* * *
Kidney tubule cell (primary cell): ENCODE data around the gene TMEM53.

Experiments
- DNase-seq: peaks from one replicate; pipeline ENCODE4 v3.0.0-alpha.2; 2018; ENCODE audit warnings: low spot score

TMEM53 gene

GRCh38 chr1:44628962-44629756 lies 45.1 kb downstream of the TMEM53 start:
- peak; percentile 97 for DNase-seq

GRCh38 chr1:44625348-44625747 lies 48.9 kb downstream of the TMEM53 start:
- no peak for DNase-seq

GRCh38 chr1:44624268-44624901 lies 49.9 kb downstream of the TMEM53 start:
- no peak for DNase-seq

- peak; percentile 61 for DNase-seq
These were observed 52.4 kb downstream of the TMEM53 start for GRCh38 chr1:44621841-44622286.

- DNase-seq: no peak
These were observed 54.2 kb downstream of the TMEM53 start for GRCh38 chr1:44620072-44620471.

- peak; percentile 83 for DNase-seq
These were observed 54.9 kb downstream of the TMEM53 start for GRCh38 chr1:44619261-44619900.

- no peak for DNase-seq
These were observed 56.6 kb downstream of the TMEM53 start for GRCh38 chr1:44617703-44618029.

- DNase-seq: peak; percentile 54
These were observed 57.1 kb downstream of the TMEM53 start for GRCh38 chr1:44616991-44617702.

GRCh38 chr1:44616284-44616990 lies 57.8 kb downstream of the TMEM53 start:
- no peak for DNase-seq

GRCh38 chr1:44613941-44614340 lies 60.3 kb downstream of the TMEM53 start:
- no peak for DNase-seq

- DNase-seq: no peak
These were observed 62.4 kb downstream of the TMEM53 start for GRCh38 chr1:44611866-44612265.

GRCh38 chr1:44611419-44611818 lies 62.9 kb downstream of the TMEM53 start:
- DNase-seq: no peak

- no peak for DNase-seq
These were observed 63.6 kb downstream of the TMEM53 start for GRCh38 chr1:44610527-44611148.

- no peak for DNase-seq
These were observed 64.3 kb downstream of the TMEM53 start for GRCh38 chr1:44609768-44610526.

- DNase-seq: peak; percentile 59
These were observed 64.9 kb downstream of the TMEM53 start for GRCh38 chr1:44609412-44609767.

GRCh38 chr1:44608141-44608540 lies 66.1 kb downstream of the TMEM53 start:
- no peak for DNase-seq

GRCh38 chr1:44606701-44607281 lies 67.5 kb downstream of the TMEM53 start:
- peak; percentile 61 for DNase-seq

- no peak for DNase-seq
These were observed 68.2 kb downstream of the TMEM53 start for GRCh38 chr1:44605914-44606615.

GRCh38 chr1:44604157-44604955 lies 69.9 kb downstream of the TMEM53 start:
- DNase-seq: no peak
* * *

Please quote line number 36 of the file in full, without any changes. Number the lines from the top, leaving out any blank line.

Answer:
- no peak for DNase-seq